Before It’s Too Late

Guest Post By Amber Passini

Today has been hard. It’s one of those days I get caught up remembering the past…and feeling condemned by it. My grandmother passed away almost two years ago on August 5, 2015. She was 91 years old.


She suffered initially from congestive heart failure, which became the catalyst for dementia and Alzheimer’s. Although we don’t know for certain, we also think she had stomach cancer at the end.

Visiting her in the hospital was a reminder that I let opportunities slip by.

My grandmother was a master in crafting, food, gardening, dancing, bowling, fishing, Uno; you name it she excelled in it.

Before she became ill, Dan and I would take her out Friday nights for our date night. I made her sit up front in the truck with Dan, and she would jokingly say, “I’m on a date with Daniel—don’t be jealous!” We shared so many card games, naps during Jeopardy, and amazing homemade cuisine with my grandma. She had so many skills and trades like quilting, crochet, and cooking that I mistakenly thought, “I’ll learn some other time.”

Except “some other time” never came. She got sick, and because of dementia and Alzheimer’s, she couldn’t remember how to do anything. At times, she couldn’t even remember me.

When I realized I didn’t have access to her the way I always did I was wrecked. How could I let her amazing wisdom and knowledge be an afterthought?

How could I shortchange my grandmother like that? I’ve lost the precious parts of her legacy—my legacy—because I was too caught up in my own life I thought I could just “do it later?”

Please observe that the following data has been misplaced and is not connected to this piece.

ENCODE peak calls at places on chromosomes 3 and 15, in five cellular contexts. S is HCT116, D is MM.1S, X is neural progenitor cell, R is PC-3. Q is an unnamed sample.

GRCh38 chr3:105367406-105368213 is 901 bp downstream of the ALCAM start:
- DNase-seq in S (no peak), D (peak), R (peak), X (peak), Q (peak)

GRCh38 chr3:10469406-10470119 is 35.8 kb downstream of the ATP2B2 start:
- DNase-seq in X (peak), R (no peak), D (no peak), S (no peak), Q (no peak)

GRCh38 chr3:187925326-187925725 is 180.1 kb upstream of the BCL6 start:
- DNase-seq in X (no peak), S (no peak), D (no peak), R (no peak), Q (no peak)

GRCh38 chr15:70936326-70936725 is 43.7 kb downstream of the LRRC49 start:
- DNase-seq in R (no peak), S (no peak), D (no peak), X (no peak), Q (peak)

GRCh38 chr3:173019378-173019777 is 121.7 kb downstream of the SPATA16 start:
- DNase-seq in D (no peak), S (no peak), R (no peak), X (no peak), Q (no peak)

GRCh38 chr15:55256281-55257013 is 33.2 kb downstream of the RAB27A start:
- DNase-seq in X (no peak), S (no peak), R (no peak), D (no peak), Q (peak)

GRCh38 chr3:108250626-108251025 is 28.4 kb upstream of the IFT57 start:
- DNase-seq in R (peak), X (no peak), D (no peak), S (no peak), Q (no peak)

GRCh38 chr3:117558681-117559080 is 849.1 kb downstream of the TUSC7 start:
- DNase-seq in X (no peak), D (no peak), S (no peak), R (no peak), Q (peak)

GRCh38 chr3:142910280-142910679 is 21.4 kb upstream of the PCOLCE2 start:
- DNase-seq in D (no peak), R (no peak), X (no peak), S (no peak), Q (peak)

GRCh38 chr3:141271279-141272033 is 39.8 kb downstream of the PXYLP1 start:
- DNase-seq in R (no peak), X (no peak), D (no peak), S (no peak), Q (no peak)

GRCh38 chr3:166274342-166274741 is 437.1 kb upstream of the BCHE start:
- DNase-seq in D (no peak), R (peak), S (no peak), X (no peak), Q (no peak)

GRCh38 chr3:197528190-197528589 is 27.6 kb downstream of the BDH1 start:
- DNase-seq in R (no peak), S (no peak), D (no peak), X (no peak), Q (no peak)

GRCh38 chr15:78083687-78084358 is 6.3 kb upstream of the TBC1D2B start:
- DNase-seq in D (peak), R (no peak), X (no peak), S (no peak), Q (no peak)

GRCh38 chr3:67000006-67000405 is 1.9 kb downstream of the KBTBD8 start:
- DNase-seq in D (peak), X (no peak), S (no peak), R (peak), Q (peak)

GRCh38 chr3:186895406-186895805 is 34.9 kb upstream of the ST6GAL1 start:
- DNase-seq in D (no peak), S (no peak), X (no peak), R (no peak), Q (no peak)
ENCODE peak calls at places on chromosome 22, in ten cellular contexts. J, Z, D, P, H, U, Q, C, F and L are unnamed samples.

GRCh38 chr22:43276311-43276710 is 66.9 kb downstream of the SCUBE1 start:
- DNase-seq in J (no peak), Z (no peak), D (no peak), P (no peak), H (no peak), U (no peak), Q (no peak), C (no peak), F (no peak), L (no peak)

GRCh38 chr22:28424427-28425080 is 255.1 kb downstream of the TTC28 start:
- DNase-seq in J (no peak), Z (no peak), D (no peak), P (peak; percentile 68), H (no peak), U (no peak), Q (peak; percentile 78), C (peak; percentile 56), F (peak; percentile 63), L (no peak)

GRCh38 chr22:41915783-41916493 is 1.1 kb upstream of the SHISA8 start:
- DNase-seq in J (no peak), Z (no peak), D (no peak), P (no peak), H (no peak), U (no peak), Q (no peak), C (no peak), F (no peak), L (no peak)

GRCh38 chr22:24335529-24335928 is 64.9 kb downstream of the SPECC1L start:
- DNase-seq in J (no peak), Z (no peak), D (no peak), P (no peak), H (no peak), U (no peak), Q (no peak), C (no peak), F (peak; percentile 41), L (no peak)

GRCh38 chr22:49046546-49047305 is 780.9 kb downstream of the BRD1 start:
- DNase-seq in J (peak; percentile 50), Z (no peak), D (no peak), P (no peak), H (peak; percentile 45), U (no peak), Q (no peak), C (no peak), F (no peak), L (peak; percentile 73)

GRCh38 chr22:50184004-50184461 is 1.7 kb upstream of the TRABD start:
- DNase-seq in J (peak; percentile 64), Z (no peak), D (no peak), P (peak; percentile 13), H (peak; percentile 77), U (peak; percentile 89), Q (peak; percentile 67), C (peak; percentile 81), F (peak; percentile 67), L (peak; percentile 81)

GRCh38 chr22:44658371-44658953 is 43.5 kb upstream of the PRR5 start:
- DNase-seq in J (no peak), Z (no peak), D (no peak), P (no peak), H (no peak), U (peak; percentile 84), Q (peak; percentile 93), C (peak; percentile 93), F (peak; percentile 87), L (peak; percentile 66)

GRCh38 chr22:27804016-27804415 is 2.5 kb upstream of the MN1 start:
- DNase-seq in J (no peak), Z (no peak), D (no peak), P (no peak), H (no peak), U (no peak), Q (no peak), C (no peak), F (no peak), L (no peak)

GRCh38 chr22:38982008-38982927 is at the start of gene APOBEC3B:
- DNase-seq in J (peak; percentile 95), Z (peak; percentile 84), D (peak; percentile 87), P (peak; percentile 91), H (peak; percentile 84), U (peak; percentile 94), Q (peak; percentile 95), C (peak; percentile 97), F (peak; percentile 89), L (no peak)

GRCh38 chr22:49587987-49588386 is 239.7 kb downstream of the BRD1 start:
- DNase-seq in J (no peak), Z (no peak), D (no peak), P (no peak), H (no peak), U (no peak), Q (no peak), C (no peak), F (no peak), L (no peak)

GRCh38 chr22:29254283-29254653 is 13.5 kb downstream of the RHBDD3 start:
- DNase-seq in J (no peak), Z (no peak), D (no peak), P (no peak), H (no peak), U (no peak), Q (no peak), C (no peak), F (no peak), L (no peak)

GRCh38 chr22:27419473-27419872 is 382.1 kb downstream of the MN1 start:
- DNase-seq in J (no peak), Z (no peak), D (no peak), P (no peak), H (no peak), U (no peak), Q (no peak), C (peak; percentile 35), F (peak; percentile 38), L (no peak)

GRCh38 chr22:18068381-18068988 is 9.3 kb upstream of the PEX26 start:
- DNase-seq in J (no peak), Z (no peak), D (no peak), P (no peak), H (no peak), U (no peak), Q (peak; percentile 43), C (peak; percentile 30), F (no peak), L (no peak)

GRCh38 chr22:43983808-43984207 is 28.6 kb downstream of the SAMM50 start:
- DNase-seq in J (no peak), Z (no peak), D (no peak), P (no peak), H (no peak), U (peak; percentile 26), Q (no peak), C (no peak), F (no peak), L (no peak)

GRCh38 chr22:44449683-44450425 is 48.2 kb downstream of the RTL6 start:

Friends, let me be the cautionary tale—because I didn’t just do this once. I did it twice. First with my grandmother, and then with my best friend—literally within 6 months of each other.

I put off seeing him because of scheduling. Yeah, right. I should have made the time to see him. Again, I made the mistake of “I can see him later.”

Except, later never came. He was tragically killed in a car accident in the prime of his life.

It is not enough to have good intentions to spend time with the people we claim to love. In so many ways I am haunted by my lack of zeal to seek them both out. Now I carry the burden that is so rightfully mine to bear.

In this measure I failed to treasure Christ in both of them. It is something I live with each and every single day.

Come now, you who say, “Today or tomorrow we will go to such and such a city, and spend a year there and engage in business and make a profit.” Yet you do not know what your life will be like tomorrow. You are just a vapor that appears for a little while and then vanishes away. Instead, you ought to say, “If the Lord wills, we will live and also do this or that.” But as it is, you boast in your arrogance; all such boasting is evil. Therefore, to one who knows the right thing to do and does not do it, to him it is sin.” –James 3:14-17 NASB

The truth is I had time—and so do you.

Don’t make the mistake of believing you have time. Don’t take chances on your “some days.”

Because “some days” turn into present tense days where you have to live with the choices you’ve made.

Before it’s too late, consider your family. Consider your friends. Consider a stranger whom you feel the uncanny presence of the Spirit with.

Those are the “some days” I’d give every penny I own to show the Lord I knew the treasure I possessed.


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